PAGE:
Sourced from Simon and Schuster Jennette McCurdy’s new book “I’m Glad My Mom Died” has been well received, both critically and commercially.

Jennette McCurdy’s titular authorial debut “I’m Glad My Mom Died” has been the center of literary discussion since before its publication early last month. And with a title like that, how could it not? Even the cover sports a smiling McCurdy holding a bubblegum pink urn, overflowing with multicolored confetti. These controversial aspects of her memoir certainly helped catapult her story into the spotlight, but its staying power must be directly credited to the astonishing realism and complexity McCurdy crafts in the words of her novel.

The curse of childhood stardom looms over McCurdy throughout her novel, which takes readers from the start of her — begrudging — acting career to the aftermath of her mother’s death as a result of cancer. The title would lead the reader to assume McCurdy harbors and has harbored an intense hatred for her mother throughout her life. The book, however, reveals a deeply disturbing yet honest description of her admiration of her mother, and the lengths it took to unravel the corrupted mindset that resulted from her mother’s conditional and manipulative love. Starting at the age of six, McCurdy’s mother began molding McCurdy into “mommy’s little actress” by forcibly enrolling her in acting, dancing, singing and accent classes. She made McCurdy learn to pogo stick, jump rope and most notably, cry on command to increase her odds of getting hired for more roles. However, McCurdy explained the turmoil of hating acting while loving her mother and wanting to appease her 24/7.

“She wanted this [acting success],” McCurdy wrote. “And I wanted her to have it. I wanted her to be happy. But now that I have it, I realize that she’s happy and I’m not. Her happiness came at the cost of mine. I feel robbed and exploited.”

McCurdy’s mother would whiten McCurdy’s teeth, tint her eyelashes, and detrimentally enforce the concept of “calorie restriction,” which would hypothetically allow McCurdy to maintain her skinny youth and stop her “boobies” from growing in. She would also give regular genital exams and baths to her children even as they breached older adolescence. The candor and nuance that McCurdy gives her relationship with her mother is the drawing force of the book, described in a way that reveals the hardest parts of the relationship without drawing any punches. However it still infuses a wonderful and refreshing shot of humor that tapers the heaviness in a way that does not detract, but instead allows for understanding. It was surprising to see how clearly McCurdy was able to communicate her relationship and how it affected her in the years to come, and how effectively she was able to step in and out of her childhood mindset at the height of her abuse. And, as we are taken from moments of despair and helplessness in her childhood to moments of growth and healing in her adulthood, McCurdy seamlessly guides the reader through her residual and everlasting symptoms of narcissism, neglect and manipulation. Her symptoms included anorexia, bulimia, low self-esteem, commitment and relationship issues and a refusal to see the negative effect her mom had upon her. We are truly able to see the frightful lows of McCurdy’s continuous road to recovery.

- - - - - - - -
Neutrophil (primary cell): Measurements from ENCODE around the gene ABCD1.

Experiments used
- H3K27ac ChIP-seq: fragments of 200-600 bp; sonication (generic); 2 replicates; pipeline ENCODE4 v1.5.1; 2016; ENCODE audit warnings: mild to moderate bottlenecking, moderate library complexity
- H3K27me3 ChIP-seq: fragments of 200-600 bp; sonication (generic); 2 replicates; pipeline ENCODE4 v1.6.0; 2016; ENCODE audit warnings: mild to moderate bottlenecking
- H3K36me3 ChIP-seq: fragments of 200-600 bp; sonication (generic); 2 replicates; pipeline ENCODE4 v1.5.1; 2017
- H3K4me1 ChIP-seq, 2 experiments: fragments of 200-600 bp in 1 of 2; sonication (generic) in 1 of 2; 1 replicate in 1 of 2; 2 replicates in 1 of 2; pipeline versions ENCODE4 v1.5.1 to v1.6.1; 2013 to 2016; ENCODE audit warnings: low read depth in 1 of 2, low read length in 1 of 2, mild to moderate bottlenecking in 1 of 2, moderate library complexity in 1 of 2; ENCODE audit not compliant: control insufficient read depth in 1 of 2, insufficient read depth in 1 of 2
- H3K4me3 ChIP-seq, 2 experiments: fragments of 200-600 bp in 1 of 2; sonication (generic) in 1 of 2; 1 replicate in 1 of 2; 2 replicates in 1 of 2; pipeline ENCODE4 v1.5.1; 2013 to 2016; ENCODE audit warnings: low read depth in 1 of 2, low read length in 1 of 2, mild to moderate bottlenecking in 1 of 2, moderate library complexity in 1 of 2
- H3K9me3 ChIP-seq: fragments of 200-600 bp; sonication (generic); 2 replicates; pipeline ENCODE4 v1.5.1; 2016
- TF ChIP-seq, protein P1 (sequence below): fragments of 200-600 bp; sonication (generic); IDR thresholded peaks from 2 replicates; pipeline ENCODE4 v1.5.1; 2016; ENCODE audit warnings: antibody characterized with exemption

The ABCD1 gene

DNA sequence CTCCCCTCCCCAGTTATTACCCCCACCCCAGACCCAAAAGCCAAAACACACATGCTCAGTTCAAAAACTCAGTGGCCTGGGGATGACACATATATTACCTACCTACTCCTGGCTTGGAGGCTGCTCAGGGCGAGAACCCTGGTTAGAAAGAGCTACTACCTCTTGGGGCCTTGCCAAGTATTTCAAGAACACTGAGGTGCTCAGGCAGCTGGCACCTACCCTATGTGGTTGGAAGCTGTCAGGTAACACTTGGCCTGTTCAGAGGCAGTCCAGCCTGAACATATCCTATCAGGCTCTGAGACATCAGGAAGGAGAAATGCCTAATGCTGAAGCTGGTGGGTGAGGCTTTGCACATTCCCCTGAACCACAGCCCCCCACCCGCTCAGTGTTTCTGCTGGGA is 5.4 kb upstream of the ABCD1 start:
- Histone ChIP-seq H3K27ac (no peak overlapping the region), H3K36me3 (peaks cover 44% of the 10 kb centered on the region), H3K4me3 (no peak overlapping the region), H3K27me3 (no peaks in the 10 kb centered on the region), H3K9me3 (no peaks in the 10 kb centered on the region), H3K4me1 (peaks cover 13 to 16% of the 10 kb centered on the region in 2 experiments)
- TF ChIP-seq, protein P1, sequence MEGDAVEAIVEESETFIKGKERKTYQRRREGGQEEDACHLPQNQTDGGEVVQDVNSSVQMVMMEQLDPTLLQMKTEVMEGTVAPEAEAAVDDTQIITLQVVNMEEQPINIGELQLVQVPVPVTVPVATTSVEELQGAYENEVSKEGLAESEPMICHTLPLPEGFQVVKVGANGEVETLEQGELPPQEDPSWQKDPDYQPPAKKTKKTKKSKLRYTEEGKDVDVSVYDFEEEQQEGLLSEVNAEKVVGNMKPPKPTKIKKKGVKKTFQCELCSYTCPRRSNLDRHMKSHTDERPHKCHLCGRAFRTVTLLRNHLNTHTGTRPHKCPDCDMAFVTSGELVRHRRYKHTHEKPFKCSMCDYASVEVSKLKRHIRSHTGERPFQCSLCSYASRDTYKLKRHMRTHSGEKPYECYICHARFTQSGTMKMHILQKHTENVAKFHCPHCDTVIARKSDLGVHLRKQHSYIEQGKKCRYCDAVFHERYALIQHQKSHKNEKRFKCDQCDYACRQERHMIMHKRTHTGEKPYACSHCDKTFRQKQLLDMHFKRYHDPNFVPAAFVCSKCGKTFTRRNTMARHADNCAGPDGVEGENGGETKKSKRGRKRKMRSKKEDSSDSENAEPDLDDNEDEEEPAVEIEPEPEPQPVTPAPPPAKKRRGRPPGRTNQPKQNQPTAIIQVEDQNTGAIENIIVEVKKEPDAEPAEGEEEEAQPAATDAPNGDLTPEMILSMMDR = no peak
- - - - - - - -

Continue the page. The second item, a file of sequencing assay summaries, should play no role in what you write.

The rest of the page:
The thing that remains the most poignant in this reading experience is McCurdy’s failure to villainize her mother, despite what the title and cover may insinuate. The amount of grace that McCurdy has throughout the book is really what makes the story so hard-hitting. It is what makes the reality of her difficult past that much more inspiring, as she leaves the memoir on a high note. Although she has separated from acting, McCurdy has a bright future ahead of her with her talent in writing and podcasting.

The reception of her debut has been nearly unanimously positive, selling out in many stores just hours after its release and receiving rave reviews from audiences and critics alike. It is a book that is widely recommended, but not just because of its brilliant prose and unique premise — although those aspects certainly do heighten the experience. No, instead, the book’s discussion of the treatment of young people in the entertainment industry is incredibly pertinent as the rise of child influencers, family vloggers and accessible fame enter societal consciousness. What McCurdy went through, not only with her mother but also with fame and The Creator — aka the haunting nickname given to the creator of “iCarly” — is emblematic of many other manipulative relationships that plague the entertainment industry today. This is why it is so important for McCurdy to exemplify not only the issues that stem from that particular relationship with someone — whether it be a mother or a manager — but to also spread awareness of the dangers of throwing young children into the shark tank that is the entertainment industry without the proper support system or precautions.

“I’m Glad My Mom Died” is a five-star read that leaves you contemplating the ethics of childhood stardom in a way never before examined, and is available anywhere books are sold. Additionally, the audiobook is available on Audible, read by McCurdy herself.